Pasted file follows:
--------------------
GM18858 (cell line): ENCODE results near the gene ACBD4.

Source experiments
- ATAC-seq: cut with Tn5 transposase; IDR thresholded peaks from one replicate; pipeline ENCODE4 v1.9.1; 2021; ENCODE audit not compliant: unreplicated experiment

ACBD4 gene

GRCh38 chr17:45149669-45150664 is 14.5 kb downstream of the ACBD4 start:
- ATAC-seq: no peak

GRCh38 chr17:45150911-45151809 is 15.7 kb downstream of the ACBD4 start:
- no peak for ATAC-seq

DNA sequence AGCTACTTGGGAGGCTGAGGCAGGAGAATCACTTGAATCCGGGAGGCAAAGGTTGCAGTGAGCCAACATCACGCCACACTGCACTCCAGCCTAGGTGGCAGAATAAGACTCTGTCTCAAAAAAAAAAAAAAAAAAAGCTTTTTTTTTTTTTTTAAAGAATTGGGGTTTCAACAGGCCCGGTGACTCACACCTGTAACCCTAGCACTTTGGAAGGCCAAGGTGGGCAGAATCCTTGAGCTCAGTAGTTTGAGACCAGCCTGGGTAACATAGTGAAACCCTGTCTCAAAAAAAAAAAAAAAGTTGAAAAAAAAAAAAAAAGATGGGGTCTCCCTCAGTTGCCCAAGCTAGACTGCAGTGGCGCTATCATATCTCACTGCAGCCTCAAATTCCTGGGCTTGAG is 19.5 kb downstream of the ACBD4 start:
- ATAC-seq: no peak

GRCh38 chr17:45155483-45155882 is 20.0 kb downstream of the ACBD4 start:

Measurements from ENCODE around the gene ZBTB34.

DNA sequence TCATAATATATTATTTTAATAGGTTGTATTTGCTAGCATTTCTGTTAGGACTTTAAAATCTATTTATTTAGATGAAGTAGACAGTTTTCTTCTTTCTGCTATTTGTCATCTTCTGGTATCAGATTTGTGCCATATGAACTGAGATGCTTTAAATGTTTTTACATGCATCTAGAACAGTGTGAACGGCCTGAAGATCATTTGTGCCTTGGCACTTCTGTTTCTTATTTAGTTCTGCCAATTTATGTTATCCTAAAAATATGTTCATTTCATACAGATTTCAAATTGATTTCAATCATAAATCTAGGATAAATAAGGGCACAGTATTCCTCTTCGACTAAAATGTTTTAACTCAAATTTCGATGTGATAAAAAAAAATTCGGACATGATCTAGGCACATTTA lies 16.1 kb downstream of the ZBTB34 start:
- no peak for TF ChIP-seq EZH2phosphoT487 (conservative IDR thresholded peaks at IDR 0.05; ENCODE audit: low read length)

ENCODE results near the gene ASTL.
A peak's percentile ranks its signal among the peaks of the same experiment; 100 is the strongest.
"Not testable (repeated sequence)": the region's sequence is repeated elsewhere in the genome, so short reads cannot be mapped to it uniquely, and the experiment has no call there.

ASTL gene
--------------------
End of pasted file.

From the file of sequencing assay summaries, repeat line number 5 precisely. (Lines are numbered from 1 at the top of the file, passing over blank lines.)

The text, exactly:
GRCh38 chr17:45149669-45150664 is 14.5 kb downstream of the ACBD4 start: